'You the fisherman?'
You nod and follow him back across the sandy roadway to where a semi-rotted wooden boat is moored to a palm-capstan; lying along its length is a plaited tangle of rods you wouldn't put in a jumble saie coupled with badly-filled, rusty winches. The distinct smell of rat permeates the air as you regard both the heap of ancient fishing gear and the rather too laid- back guy with the cell-phone to his ear. You didn't like the way he laughed immediately after the word 'bucks'; you may not know the local patter but you can recognise when someone's taking the piss. You were right. This is a cowboy-outfit. Taking hold of the bagful of ice and beers you'd bought for him as well as yourself, you do a 'News of the World' — you make your excuse and leave. His protests confirm your suspicions... 'Wait! I'll get a longer rod for you!'

Salvation comes a hundred yards further up the beach in the form of Greg, a young respectable-looking guy in a baseball cap who'd seen you inspecting his boat and half-decent gear bobbing about in the surf. Once-nibbled, you offer him $20 per hour.
'Thirty, but don't tell anybody' he says, and the deal is done. You shake his hand and within forty minutes you're half a mile offshore with four baits skimming the surface.

At long last you're doing it, thrilled merely at the sight of outriggers, skyward rods and outboard-spume; it's what they do, isn't it. Nonetheless, you still can't take on board that this is the real thing... y'know, big-game fishing off the coast of Honduras; that precious, elusive bubble-gum card you'd have given your right arm for as a kid; where nothing is 'Made in' apart from bananas. It doesn't seem fair somehow... all you did was sit in aeroplanes and buses for a couple of days — no sweat or aching feet — yet here you are on the Caribbean watching for strikes, quaffing an icy Barena beneath a blue sky filled with pelican and frigate birds. If they could see you now...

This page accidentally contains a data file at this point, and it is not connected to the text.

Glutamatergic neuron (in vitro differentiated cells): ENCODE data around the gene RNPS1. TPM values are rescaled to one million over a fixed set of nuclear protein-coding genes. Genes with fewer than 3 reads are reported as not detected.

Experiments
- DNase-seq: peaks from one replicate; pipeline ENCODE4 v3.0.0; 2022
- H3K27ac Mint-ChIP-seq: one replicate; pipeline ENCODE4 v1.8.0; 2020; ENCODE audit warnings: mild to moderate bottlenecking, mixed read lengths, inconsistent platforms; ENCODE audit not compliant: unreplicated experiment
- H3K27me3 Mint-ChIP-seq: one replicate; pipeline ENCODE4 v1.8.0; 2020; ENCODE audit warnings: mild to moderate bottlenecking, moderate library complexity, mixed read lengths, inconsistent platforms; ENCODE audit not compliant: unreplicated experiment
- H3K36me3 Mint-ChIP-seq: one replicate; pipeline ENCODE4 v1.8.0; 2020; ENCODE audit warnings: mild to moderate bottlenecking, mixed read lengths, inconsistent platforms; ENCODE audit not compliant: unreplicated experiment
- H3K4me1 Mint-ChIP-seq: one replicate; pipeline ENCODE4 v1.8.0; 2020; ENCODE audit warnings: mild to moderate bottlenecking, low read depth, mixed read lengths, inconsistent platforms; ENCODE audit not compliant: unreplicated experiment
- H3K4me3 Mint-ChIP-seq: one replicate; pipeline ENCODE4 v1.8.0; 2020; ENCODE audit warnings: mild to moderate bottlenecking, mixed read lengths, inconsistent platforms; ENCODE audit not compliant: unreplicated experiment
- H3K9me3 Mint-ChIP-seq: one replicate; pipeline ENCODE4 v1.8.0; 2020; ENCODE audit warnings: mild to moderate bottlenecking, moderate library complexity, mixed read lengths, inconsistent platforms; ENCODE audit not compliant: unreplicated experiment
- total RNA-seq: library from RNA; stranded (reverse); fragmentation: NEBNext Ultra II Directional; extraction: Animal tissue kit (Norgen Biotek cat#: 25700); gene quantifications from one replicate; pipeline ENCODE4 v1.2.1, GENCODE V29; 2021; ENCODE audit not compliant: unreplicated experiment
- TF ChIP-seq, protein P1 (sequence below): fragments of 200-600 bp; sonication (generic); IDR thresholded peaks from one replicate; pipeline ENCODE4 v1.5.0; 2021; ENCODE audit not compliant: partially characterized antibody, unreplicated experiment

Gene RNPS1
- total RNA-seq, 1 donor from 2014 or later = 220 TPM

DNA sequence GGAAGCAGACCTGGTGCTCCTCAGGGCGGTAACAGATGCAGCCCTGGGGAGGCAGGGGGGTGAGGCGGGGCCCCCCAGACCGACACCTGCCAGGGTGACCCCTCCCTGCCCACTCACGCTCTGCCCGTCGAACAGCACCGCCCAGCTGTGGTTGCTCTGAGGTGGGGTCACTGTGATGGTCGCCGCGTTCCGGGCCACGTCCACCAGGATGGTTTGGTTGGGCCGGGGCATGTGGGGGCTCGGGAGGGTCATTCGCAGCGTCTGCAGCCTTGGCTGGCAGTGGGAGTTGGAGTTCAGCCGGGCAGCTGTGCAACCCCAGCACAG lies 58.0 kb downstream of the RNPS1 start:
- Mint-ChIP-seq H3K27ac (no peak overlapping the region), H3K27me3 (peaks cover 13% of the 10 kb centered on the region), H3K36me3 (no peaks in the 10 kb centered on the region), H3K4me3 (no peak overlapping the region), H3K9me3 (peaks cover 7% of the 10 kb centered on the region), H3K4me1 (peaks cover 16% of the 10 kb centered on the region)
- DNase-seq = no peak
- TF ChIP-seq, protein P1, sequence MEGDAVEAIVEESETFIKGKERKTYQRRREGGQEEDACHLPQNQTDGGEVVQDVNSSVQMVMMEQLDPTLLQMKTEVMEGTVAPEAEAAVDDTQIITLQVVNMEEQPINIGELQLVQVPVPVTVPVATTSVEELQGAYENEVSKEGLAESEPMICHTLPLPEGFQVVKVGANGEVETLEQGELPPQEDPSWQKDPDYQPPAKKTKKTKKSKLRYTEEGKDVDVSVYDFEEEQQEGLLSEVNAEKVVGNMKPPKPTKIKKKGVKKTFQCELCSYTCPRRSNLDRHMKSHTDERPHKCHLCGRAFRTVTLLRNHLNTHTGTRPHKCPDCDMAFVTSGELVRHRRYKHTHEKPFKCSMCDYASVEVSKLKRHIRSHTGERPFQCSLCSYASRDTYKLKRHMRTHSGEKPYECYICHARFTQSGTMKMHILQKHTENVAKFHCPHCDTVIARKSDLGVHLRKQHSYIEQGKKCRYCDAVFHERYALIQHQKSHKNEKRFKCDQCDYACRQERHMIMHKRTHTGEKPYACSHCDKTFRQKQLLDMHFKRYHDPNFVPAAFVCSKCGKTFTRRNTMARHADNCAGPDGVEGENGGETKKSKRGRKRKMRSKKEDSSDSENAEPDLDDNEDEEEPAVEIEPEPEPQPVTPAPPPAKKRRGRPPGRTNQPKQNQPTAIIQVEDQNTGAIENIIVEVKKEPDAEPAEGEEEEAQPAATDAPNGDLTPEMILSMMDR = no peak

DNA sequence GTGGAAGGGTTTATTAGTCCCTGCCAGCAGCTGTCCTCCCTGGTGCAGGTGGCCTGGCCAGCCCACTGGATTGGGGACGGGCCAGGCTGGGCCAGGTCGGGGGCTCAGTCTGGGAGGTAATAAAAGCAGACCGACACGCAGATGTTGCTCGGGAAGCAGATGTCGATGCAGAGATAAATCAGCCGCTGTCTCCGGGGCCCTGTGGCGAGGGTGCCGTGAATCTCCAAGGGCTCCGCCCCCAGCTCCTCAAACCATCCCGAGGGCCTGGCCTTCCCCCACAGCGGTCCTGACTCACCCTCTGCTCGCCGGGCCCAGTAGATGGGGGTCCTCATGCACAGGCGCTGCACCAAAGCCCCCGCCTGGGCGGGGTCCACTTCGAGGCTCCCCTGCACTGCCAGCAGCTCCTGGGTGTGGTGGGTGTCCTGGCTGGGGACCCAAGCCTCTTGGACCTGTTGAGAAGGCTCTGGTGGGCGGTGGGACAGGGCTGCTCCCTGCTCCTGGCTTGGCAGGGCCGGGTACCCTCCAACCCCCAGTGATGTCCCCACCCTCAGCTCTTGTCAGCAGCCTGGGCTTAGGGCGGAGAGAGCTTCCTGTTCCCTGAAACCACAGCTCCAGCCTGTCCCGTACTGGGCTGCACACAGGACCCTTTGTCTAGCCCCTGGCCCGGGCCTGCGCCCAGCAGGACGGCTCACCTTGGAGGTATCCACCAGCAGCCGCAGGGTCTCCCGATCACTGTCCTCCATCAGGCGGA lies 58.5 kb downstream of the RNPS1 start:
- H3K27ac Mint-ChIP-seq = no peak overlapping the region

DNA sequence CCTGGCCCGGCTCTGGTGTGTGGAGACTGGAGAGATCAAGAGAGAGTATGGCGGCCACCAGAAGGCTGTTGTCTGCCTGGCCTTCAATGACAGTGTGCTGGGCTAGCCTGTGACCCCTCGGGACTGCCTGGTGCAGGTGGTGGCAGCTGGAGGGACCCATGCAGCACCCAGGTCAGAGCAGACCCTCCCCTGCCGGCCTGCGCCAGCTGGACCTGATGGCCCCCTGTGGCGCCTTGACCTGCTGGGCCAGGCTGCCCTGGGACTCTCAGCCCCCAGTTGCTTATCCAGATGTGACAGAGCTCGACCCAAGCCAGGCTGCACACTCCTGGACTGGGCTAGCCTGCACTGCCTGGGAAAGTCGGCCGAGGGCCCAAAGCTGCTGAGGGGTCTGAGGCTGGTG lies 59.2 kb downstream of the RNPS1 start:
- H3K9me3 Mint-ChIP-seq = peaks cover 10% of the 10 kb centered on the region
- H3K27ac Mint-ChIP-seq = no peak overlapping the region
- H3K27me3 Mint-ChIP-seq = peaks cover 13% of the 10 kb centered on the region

'Yes!' A small explosion of white water fifty yards off-stern signals a strike and over goes the rod. You strike and Greg cuts the motor. It's not a marlin, but it's a fair fish that puts a discernible bend in your billiard cue and quite soon a wahoo of around 25lb breaks surface ten feet from the boat. The fish dives for freedom and the rod bucks as line is taken in short, frantic bursts... Yes! This is what you came for! Eager for another sight of your fish and another delicious lunge, you coax it to the surface where Greg — GREG! — gaffs it through the head and swings it on board, there to club it across the head!

Thanks a bundle, Greg, you shout to yourself, I was enjoying that! You later discover that your sport is his perk — a hundred dollars from a local restaurant; the prospect of four feet of thrashing wahoo-cutlets escaping was just too much for him to bear so out went the gaff at the first opportunity! And did you get your $50? Did you hell!

Your eventual return to the UK was welcome if you're honest. The trip had had its highlights but could hardly be called an 'adventure', the type you'd come to expect from that particular company... you'd tasted the fear of a sacrificial Ancient-Mayan virgin on the lip of Acapuya's crater, and that may have been a Resplendent Quetzal high up in the canopy, but you hadn't 'explored' as such; you hadn't hacked through anything; not once did you suffer a raging thirst; you were never hungry and you hadn't had the excitement of jungle-fever or a bout of dysentery... but you DID go big-game fishing in Honduras — and you did catch a wahoo.

Cliff Hatton

First published Waterlog magazine

Read Cliff Hatton's books from Medlar Press
Not only is Cliff Hatton a great writer for FishingMagic and other journals, he is also a highly talented cartoonist and has a number of books published by Medlar Press. They include: All Beer and Boilies, All Wind and Water, and soon to be published - All Fluff and Waders.

Visit the Medlar Press site by clicking here and order your copies now!